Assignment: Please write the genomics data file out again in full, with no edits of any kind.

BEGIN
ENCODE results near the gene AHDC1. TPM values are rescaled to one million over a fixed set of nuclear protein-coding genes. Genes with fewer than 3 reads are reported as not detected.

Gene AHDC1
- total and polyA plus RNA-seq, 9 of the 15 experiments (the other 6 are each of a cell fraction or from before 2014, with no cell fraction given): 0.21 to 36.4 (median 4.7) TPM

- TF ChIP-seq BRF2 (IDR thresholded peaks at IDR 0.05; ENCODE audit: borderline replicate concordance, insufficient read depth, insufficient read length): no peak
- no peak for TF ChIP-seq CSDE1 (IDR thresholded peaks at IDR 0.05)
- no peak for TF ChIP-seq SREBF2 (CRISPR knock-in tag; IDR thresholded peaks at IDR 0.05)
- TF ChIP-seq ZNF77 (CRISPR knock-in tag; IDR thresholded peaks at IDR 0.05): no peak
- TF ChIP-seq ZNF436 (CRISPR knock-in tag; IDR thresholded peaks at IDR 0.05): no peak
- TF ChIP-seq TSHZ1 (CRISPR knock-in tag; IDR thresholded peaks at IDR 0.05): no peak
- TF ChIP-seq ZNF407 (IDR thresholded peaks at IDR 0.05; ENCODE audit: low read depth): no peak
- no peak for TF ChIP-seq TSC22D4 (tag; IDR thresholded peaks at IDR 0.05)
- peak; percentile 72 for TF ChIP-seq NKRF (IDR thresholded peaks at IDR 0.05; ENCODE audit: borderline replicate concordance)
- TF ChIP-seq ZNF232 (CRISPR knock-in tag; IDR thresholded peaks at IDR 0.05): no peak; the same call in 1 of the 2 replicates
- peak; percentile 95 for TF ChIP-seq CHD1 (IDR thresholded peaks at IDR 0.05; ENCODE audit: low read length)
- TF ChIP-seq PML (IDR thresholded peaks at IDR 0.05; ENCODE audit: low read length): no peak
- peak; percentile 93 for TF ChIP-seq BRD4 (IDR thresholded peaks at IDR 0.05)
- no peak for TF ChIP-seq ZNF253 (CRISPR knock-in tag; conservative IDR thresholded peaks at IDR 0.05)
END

ENCODE results near the gene AHDC1. TPM values are rescaled to one million over a fixed set of nuclear protein-coding genes. Genes with fewer than 3 reads are reported as not detected.

Gene AHDC1
- total and polyA plus RNA-seq, 9 of the 15 experiments (the other 6 are each of a cell fraction or from before 2014, with no cell fraction given): 0.21 to 36.4 (median 4.7) TPM

- TF ChIP-seq BRF2 (IDR thresholded peaks at IDR 0.05; ENCODE audit: borderline replicate concordance, insufficient read depth, insufficient read length): no peak
- no peak for TF ChIP-seq CSDE1 (IDR thresholded peaks at IDR 0.05)
- no peak for TF ChIP-seq SREBF2 (CRISPR knock-in tag; IDR thresholded peaks at IDR 0.05)
- TF ChIP-seq ZNF77 (CRISPR knock-in tag; IDR thresholded peaks at IDR 0.05): no peak
- TF ChIP-seq ZNF436 (CRISPR knock-in tag; IDR thresholded peaks at IDR 0.05): no peak
- TF ChIP-seq TSHZ1 (CRISPR knock-in tag; IDR thresholded peaks at IDR 0.05): no peak
- TF ChIP-seq ZNF407 (IDR thresholded peaks at IDR 0.05; ENCODE audit: low read depth): no peak
- no peak for TF ChIP-seq TSC22D4 (tag; IDR thresholded peaks at IDR 0.05)
- peak; percentile 72 for TF ChIP-seq NKRF (IDR thresholded peaks at IDR 0.05; ENCODE audit: borderline replicate concordance)
- TF ChIP-seq ZNF232 (CRISPR knock-in tag; IDR thresholded peaks at IDR 0.05): no peak; the same call in 1 of the 2 replicates
- peak; percentile 95 for TF ChIP-seq CHD1 (IDR thresholded peaks at IDR 0.05; ENCODE audit: low read length)
- TF ChIP-seq PML (IDR thresholded peaks at IDR 0.05; ENCODE audit: low read length): no peak
- peak; percentile 93 for TF ChIP-seq BRD4 (IDR thresholded peaks at IDR 0.05)
- no peak for TF ChIP-seq ZNF253 (CRISPR knock-in tag; conservative IDR thresholded peaks at IDR 0.05)